September 16: A Hero Dies at the Battle of Harlem Heights

  Today in 1776, one of Connecticut’s most valiant heroes of the Revolutionary War, Lieutenant Colonel Thomas Knowlton, died while commanding his men at the Battle of Harlem Heights in New York City. Born in Massachusetts but raised in Ashford, Connecticut since early childhood, Knowlton was a seasoned veteran who had served under fellow Connectican…

September 15: Catastrophe at the Climax Fuse Company.

  Today in 1905, an employee using a hot iron to clear fuse debris from a reeling machine touched off a muffled explosion in the main building of the Climax Fuse factory in Avon. Though the blast was barely heard 300 feet away, the sheets of flame it triggered instantly engulfed the factory, suffocating seven…

September 14: Connecticut Ratifies the 19th Amendment, One State Too Late. Or Was It?

  Today in 1920, nearly 52 years after they first convened, members of the Connecticut Women’s Suffrage Association watched as the Connecticut General Assembly finally ratified the 19th Amendment to the U.S. Constitution, giving all American women the right to vote. For decades, Connecticut suffragists had picketed, petitioned, and frequently found themselves arrested as they…

September 13: The Highest-Ranking Union Officer Killed in the Civil War

  One of Connecticut’s most important Civil War figures, Major General John Sedgwick, was born in Cornwall today in 1813. After attending prestigious academies in Sharon and Cheshire, Sedgwick attended West Point and graduated in the Class of 1837 with several other future generals who served on both sides of the Civil War. These included…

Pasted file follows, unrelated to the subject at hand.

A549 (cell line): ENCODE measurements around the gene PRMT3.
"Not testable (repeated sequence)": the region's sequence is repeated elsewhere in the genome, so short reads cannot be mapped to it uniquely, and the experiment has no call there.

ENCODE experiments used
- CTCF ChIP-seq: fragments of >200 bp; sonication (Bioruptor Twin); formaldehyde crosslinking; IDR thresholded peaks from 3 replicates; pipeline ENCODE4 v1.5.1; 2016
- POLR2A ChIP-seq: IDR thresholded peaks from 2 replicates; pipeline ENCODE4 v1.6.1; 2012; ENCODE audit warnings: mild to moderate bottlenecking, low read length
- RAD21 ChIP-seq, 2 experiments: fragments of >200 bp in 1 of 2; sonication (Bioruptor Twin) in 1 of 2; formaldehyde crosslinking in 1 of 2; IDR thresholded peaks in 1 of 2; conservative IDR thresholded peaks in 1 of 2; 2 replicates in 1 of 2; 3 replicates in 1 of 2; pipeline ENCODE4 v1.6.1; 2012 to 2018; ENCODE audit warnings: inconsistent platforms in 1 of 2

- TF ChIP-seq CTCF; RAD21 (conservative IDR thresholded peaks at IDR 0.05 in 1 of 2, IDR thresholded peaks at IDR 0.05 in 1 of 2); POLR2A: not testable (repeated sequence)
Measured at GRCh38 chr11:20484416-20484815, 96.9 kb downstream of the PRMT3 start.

September 12: Martin Luther King, Jr.’s Teenage Summer in Simsbury

  Years before he became an internationally famous orator and civil rights leader, young Martin Luther King, Jr. worked a number of jobs to make ends meet for his family. During the summer of 1944, after he gained early admission to Morehouse College at the age of 15, he journeyed north from Georgia to the…

September 11: Twenty Years. So Many Connecticans. Still Like Yesterday.

  Today in Connecticut history, we remember all the victims, and especially those from Connecticut.  On September 11, 2001, the course of United States history was forever altered as terrorists hijacked four commercial airliners, crashing two into the Twin Towers in New York City, one into the Pentagon in Washington D.C., and the fourth into…

September 9: A Pair of Shoemakers Try On the Governor’s Office

  When shoe-manufacturer Phineas Chapman Lounsbury of Ridgefield, Connecticut won the Republican party nomination for governor on September 9, 1886, it marked the beginning of a short-lived but unique political dynasty. Phineas would go on to win the governor’s race later that year and serve a single term as Connecticut’s 53rd governor before retiring from…

September 7: A Game-Changer in Both Sports and Television

  Today in 1979, at 7:00pm Eastern time, the first cable channel devoted exclusively to sports and entertainment went live from its studio in Bristol, Connecticut. The Entertainment and Sports Programming Network (ESPN) was the dream of Bill Rasmussen, a former communications director for the New England (later Hartford) Whalers, who spent the better part…

September 5: Stars in Cars Bagged on the Merritt Parkway

  Every day, tens of thousands of commuters from Connecticut and neighboring states use the Merritt Parkway as an alternative to the often-congested Interstate 95 highway in an attempt get to their destinations faster — and every day, a number of them are ticketed for going a little too fast. Connecticut passed America’s very first…

September 4: A Fallen Marine, A World War, & A New Destroyer

  Born in Stamford, Connecticut in 1920, Everett Frederick Larson was one of thousands of young Connecticans who answered their country’s call to service during World War II. In January 1942, Larson enlisted in the United States Marine Corps Reserve and, several months later, participated in the Guadalcanal Campaign, a major offensive by the Allied…